Entity

Time filter

Source Type


Kerschbaumer G.,Medical University of Vienna | Wernsdorfer G.,Mahidol University | Wiedermann U.,Medical University of Vienna | Congpuong K.,Directorate of Vector Borne Diseases | And 2 more authors.
Wiener Klinische Wochenschrift | Year: 2010

Following the advent of mefloquine resistance in Plasmodium falciparum in Thailand in the 1990s, the combined treatment of falciparum malaria with artesunate and mefloquine was found to be highly effective in treating and curing the patients in the affected areas. Monitoring of the clinical-parasitological response and of the in vitro sensitivity of P. falciparum was systematically conducted in order to detect any signs of failure of this type of artemisinin-based combination treatment (ACT). In earlier observations the in vitro activity of artemisinin was found to be significantly enhanced when combined with retinol. The same applies to mefloquine. In order to check whether the synergism between artemisinin and mefloquine was maintained in the presence of retinol, the pharmacodynamic interaction of the three compounds was investigated in the western border area of Thailand. Successful parallel tests with mefloquine, artemisinin, retinol, mefloquine-artemisinin 5:1 as well as mefloquine-artemisinin (5:1) + retinol low, medium and high were obtained with 43 fresh parasite isolates. The retinol concentrations in the low, medium and high formulations corresponded to the 50th, 65th and 80th percentile of the physiological mean concentrations in the blood of healthy adults. The IC50, IC90 and IC99 values for mefloquine alone showed a further increase over the data of 2008. In the combinations with artemisinin and retinol moderate synergism was observed at the IC50, but synergism increased strongly at the IC90 and the IC99. © 2010 Springer-Verlag. Source


Elyazar I.R.F.,Eijkman Oxford Clinical Research Unit | Gething P.W.,University of Oxford | Patil A.P.,University of Oxford | Rogayah H.,Directorate of Vector Borne Diseases | And 7 more authors.
PLoS ONE | Year: 2012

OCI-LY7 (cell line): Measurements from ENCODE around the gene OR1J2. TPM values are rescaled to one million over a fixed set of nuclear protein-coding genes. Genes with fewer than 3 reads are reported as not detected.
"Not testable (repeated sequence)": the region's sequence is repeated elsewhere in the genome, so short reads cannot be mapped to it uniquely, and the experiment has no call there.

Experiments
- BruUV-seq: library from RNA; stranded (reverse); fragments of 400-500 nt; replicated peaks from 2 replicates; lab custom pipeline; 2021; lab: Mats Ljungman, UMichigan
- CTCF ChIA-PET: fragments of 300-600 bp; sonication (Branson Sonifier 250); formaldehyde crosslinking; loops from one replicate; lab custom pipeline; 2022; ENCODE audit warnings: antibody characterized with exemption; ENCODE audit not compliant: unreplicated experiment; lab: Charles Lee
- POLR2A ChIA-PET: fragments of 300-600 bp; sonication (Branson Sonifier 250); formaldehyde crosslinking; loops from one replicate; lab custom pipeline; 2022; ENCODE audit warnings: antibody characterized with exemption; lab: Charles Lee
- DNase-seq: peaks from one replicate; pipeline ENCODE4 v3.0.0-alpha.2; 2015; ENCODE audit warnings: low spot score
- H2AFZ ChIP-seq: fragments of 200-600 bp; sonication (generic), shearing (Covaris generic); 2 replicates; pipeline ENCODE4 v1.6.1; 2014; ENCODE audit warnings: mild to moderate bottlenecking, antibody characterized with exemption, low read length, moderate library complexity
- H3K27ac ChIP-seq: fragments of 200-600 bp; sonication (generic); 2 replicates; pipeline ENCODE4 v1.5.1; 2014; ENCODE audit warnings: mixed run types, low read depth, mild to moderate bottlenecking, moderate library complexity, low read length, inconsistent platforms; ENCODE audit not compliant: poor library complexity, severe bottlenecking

Background: Plasmodium vivax imposes substantial morbidity and mortality burdens in endemic zones. Detailed understanding of the contemporary spatial distribution of this parasite is needed to combat it. We used model based geostatistics (MBG) techniques to generate a contemporary map of risk of Plasmodium vivax malaria in Indonesia in 2010. Methods: Plasmodium vivax Annual Parasite Incidence data (2006-2008) and temperature masks were used to map P. vivax transmission limits. A total of 4,658 community surveys of P. vivax parasite rate (PvPR) were identified (1985-2010) for mapping quantitative estimates of contemporary endemicity within those limits. After error-checking a total of 4,457 points were included into a national database of age-standardized 1-99 year old PvPR data. A Bayesian MBG procedure created a predicted PvPR1-99 endemicity surface with uncertainty estimates. Population at risk estimates were derived with reference to a 2010 human population surface. Results: We estimated 129.6 million people in Indonesia lived at risk of P. vivax transmission in 2010. Among these, 79.3% inhabited unstable transmission areas and 20.7% resided in stable transmission areas. In western Indonesia, the predicted P. vivax prevalence was uniformly low. Over 70% of the population at risk in this region lived on Java and Bali islands, where little malaria transmission occurs. High predicted prevalence areas were observed in the Lesser Sundas, Maluku and Papua. In general, prediction uncertainty was relatively low in the west and high in the east. Conclusion: Most Indonesians living with endemic P. vivax experience relatively low risk of infection. However, blood surveys for this parasite are likely relatively insensitive and certainly do not detect the dormant liver stage reservoir of infection. The prospects for P. vivax elimination would be improved with deeper understanding of glucose-6-phosphate dehydrogenase deficiency (G6PDd) distribution, anti-relapse therapy practices and manageability of P. vivax importation risk, especially in Java and Bali. © 2012 Elyazar et al. Source